“We witness the sorry spectacle of Gary Winnick, the CEO of Global Crossing, selling off $734 million in stock while urging his employees to buy more, and then using the money to purchase a $92 million dollar mansion in Bel Air.”
Uh, would this be the same Global Crossing that received millions in investment dollars from ULLICO, a union pension fund-owned insurance company with a board that included John Sweeney and numerous other union officials? A federal grand jury and the U.S. Dept. of Labor are now investigating insider stock trades that apparently enriched ULLICO board members at the expense of rank-and-file union members. While Sweeney claims not to have participated in the stock deals, he sat on the ULLICO board while others did.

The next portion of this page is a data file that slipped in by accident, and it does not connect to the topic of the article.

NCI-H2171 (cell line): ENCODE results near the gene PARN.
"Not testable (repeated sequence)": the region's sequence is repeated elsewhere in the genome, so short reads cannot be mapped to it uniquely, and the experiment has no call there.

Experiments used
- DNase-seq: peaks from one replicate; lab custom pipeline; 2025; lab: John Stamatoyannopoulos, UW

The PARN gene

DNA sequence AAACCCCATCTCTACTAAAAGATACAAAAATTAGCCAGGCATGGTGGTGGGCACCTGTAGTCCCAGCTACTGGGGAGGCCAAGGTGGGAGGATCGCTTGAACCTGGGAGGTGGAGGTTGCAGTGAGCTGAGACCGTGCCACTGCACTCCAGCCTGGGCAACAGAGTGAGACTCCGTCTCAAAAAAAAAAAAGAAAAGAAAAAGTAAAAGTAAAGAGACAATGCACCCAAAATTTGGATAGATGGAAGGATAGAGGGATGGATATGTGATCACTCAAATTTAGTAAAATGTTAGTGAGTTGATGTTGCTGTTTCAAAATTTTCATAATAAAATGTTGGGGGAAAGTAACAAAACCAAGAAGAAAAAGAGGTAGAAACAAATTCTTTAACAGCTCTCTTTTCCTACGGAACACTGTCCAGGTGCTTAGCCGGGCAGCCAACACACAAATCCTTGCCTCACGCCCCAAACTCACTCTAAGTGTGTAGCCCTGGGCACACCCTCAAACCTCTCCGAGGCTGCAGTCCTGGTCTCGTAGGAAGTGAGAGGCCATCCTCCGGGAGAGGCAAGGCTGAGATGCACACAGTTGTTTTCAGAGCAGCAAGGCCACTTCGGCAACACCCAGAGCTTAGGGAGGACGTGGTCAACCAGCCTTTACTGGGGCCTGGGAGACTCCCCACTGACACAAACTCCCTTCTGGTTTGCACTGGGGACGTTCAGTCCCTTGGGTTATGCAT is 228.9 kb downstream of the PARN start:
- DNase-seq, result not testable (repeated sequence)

“[W]e insist that the Securities and Exchange Commission and all three stock exchanges agree to a single higher standard for publicly-traded corporations. That standard must…prohibit CEOs from selling their company stock while they are in office.”
Oh. Would the Sweeney Standard apply to ULLICO board members, like Communications Workers president Morton Bahr and Carpenters president Doug McCarron? Reportedly, they and other Board members enjoyed trading privileges allowing them to profit from the purchase and sale of their own company’s stock. Because the privately held company’s stock price was reset each year based on its value on Jan. 1, the board members could anticipate the change before the new year. Barred from selling their ULLICO stock before its value was adjusted downward were the pension funds of rank-and-file workers.
Excerpts from John Sweeney’s speech at Wall Street Rally, July 30, 2002